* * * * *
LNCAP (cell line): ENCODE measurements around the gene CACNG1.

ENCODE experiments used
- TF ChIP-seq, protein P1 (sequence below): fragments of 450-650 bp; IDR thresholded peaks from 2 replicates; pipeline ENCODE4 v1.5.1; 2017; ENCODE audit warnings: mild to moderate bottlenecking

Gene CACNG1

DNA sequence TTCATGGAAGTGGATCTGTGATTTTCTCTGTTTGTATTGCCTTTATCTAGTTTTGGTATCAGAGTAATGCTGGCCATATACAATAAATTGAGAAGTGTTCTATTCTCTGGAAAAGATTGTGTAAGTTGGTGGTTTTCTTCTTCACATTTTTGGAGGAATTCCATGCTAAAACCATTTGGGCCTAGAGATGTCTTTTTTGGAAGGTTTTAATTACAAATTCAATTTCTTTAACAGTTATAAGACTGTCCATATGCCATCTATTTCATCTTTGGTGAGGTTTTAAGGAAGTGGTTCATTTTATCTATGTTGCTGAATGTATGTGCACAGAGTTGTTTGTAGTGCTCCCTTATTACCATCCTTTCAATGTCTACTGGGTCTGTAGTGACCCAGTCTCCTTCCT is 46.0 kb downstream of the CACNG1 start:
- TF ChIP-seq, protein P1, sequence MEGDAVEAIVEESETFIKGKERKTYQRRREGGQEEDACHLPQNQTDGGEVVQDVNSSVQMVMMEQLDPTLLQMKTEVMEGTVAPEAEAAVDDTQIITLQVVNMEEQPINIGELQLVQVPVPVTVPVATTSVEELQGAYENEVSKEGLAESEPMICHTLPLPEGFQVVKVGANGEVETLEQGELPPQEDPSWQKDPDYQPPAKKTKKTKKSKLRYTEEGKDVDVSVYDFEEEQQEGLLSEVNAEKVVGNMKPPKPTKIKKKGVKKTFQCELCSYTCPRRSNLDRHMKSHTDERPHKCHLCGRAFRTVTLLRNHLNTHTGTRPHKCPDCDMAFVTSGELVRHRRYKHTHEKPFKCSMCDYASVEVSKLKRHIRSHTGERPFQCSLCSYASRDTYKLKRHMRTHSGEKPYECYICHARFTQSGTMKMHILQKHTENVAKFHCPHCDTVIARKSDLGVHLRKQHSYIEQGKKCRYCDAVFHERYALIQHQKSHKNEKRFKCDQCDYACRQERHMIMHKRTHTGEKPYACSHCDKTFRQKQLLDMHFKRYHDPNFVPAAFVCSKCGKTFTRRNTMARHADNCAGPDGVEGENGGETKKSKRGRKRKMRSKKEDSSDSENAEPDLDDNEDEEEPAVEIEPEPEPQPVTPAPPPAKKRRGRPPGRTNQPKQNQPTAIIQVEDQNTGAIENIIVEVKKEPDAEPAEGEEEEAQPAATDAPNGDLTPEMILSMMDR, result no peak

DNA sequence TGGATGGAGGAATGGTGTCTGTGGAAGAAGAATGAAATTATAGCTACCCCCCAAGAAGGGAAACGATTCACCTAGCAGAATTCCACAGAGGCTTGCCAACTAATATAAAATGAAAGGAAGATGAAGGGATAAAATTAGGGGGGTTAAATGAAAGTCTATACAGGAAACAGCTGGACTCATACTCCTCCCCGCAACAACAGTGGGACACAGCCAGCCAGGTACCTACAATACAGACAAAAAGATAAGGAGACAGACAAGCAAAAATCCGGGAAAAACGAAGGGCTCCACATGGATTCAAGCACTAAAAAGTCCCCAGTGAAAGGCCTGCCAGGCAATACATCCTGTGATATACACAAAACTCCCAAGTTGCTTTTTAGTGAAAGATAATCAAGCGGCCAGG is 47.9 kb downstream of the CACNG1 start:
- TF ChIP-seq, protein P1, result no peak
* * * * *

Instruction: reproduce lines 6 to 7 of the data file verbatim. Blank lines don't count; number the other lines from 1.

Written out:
- TF ChIP-seq, protein P1, sequence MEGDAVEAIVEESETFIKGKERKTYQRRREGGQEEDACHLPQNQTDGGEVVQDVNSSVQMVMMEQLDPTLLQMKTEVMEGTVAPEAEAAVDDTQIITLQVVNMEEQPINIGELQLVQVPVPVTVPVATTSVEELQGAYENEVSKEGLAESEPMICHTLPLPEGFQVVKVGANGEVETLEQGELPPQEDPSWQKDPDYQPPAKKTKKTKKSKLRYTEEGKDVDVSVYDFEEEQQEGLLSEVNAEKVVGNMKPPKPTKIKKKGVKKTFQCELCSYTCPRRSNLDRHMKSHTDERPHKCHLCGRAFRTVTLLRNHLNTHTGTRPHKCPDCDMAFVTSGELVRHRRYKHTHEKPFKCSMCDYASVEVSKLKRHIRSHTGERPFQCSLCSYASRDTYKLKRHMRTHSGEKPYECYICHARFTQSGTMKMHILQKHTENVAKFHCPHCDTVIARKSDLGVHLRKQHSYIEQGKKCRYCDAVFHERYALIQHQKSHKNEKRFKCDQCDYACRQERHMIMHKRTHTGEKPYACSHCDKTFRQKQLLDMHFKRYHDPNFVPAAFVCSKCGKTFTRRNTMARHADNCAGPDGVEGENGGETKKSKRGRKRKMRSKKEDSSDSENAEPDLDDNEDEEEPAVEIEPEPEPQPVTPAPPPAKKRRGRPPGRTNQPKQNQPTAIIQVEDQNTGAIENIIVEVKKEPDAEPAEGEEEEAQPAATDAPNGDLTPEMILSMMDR, result no peak

DNA sequence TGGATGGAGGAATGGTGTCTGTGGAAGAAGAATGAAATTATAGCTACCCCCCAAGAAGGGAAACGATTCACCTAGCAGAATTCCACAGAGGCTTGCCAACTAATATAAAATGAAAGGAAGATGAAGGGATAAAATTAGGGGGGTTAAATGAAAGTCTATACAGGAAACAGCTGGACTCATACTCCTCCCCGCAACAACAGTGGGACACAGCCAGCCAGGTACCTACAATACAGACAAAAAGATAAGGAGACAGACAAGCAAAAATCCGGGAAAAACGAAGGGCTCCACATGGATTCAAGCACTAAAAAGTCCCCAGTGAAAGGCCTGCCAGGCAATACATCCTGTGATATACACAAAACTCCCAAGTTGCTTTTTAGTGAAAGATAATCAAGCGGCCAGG is 47.9 kb downstream of the CACNG1 start: